Kat and Picasso

"I see sculpture and I feel like I'm looking at a Being,  It's not just a picture of something.  It is something."

--Kat Good-schiff

Figure.  1931.  Iron and iron wire.

"I love the shadows.  That looks like it was fun to make!"  -- Kat

This Saturday, I went into New York City to see the Picasso Sculpture Exhibit, at the Museum of Modern Art (MoMA).  I planned to meet up with my good friend, Kat.  She lives in Easthampton, Massachusetts, and we try to meet up in New York about once a year to look at art together.  She is a poet at heart, and maintains a wonderful poetry blog called "Dragon's Meow."

I helpfully texted Kat my location:  

"I'm near Walgreens and a violinist and someone selling flowers."  

  Violin.  by Picasso.   Charcoal, collage, oil, and cardboard.  (Not part of the sculpture exhibit.)

Violin.  by Picasso.  Charcoal, collage, oil, and cardboard.  (Not part of the sculpture exhibit.)

She did end up finding me, in Penn Station, and we had lunch together.  As we dined, we talked about our creative endeavors.  Kat confided that she hasn't been writing poetry much lately.  "I'm in a 'fallow field' stage," she admitted.  She seemed to be at peace with this, cultivating patience with herself and her life circumstances, and trusting that things will change. 

"I'm not trying to control the process," she explained.  "My reasons for writing are changing.  It's going to have to come from within me."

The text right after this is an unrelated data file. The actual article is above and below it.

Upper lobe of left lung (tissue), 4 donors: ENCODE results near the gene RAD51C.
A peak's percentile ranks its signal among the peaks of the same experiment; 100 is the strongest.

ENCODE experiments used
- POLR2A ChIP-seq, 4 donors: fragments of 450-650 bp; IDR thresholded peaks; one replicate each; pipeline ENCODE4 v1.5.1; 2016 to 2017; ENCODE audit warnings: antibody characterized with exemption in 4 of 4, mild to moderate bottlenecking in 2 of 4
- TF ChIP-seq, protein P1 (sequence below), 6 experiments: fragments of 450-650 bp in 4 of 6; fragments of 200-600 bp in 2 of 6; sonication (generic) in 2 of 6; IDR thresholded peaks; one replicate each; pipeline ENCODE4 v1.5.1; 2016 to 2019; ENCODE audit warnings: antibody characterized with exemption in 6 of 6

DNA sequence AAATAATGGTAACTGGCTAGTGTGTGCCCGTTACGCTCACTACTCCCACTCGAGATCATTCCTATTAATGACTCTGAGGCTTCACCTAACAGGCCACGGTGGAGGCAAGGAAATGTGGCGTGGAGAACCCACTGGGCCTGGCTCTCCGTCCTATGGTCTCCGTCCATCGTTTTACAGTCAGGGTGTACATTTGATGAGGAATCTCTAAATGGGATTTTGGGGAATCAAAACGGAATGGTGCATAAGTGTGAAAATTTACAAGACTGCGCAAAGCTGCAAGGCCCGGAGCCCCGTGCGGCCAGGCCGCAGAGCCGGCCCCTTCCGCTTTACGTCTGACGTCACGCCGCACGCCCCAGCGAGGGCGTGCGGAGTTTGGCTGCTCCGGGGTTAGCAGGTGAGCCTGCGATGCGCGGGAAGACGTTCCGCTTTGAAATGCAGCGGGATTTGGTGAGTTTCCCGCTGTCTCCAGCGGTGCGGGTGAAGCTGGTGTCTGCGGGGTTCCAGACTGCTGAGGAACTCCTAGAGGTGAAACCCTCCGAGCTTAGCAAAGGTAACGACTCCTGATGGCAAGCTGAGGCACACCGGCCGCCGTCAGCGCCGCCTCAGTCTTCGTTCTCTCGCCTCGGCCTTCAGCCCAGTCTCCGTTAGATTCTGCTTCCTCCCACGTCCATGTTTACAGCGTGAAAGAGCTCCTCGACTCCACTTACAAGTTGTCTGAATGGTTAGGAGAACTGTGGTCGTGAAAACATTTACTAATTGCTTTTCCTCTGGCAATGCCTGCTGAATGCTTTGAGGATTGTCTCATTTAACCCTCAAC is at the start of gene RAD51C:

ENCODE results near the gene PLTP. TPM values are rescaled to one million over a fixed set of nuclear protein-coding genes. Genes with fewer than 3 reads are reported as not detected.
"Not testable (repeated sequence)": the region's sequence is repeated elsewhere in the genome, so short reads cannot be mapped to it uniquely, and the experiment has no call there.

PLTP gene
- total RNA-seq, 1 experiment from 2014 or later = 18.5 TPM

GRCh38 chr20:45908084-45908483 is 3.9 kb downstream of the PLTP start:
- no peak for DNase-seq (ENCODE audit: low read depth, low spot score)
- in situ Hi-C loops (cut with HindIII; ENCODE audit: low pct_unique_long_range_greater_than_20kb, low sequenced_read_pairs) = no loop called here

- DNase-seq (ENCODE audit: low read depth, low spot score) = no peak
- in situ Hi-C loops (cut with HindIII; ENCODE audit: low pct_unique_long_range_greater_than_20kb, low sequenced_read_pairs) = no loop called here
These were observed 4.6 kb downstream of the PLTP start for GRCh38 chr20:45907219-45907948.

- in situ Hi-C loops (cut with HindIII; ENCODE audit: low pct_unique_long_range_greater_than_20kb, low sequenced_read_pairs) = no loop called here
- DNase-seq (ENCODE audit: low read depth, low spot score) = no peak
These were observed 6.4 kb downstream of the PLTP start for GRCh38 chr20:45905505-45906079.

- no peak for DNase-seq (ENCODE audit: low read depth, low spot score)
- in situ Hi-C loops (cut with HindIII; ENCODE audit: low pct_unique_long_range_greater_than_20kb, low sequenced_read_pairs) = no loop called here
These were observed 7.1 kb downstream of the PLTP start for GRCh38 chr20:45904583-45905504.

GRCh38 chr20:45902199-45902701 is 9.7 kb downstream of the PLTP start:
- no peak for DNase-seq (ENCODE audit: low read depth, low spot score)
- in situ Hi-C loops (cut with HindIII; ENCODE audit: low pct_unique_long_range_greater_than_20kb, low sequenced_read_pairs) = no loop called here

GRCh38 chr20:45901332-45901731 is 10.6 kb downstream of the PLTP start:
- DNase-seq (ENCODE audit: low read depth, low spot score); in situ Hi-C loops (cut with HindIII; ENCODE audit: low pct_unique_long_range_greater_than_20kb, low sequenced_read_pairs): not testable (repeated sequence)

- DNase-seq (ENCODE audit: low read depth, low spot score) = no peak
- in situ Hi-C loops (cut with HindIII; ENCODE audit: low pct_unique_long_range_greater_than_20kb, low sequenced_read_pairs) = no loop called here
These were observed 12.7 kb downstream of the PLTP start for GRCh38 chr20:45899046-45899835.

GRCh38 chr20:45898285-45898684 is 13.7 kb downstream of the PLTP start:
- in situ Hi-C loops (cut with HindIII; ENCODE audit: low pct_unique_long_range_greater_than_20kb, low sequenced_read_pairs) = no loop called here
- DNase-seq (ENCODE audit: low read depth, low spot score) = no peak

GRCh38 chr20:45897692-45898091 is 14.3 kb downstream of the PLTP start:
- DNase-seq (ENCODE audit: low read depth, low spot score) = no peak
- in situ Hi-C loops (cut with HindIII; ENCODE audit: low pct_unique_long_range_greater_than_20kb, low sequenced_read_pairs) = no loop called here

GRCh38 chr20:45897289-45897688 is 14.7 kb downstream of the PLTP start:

My beautiful friend looks at Picasso's art with intense concentration.  She reminds me of an elegant classical sculpture.

We talked for awhile about the similarities between poetry and painting, and how creative work requires sensitivity and awareness, and can't necessarily be forced.

"I think creative people go through this all the time," Kat explained to me.  "You need to 're-fill the Well.'  In a normal situation, you could do that on a daily, weekly, or monthly basis.  But I think I had a leak in my Well for a long time, and I didn't notice.  An earthquake happened, and my well got cracked."

For some reason, I had taken a dislike to Picasso, and also, strangely, to sculpture in general, but nevertheless, I allowed myself to be swept into the museum, riding on Kat's enthusiasm.  She had been looking forward to this exhibit for weeks!  I decided to try my best to see the museum through her eyes, and leave my prejudice outside the door.